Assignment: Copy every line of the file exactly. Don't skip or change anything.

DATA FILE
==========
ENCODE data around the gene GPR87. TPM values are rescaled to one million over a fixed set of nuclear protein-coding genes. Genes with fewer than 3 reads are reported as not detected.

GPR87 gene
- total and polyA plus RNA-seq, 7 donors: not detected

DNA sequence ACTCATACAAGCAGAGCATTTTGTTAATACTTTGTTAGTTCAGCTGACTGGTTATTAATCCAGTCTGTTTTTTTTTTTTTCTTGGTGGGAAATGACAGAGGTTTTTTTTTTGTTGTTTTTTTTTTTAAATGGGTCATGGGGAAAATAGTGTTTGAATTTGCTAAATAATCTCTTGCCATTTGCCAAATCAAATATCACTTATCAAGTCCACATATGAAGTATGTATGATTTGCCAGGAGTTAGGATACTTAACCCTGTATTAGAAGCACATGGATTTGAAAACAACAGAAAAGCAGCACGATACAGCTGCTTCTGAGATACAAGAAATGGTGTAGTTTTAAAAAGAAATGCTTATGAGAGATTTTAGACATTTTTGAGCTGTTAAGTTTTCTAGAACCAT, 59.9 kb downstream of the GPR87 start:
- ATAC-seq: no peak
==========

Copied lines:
ENCODE data around the gene GPR87. TPM values are rescaled to one million over a fixed set of nuclear protein-coding genes. Genes with fewer than 3 reads are reported as not detected.

GPR87 gene
- total and polyA plus RNA-seq, 7 donors: not detected

DNA sequence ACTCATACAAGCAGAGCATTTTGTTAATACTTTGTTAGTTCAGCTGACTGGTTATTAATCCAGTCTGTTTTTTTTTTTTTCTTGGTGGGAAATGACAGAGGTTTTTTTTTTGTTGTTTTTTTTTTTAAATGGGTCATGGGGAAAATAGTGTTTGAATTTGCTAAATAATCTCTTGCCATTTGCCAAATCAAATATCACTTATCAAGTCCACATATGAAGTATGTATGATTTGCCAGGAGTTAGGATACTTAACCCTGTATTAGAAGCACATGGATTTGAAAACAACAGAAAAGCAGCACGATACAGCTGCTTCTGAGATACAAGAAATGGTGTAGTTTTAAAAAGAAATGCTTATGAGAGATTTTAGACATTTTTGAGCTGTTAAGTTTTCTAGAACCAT, 59.9 kb downstream of the GPR87 start:
- ATAC-seq: no peak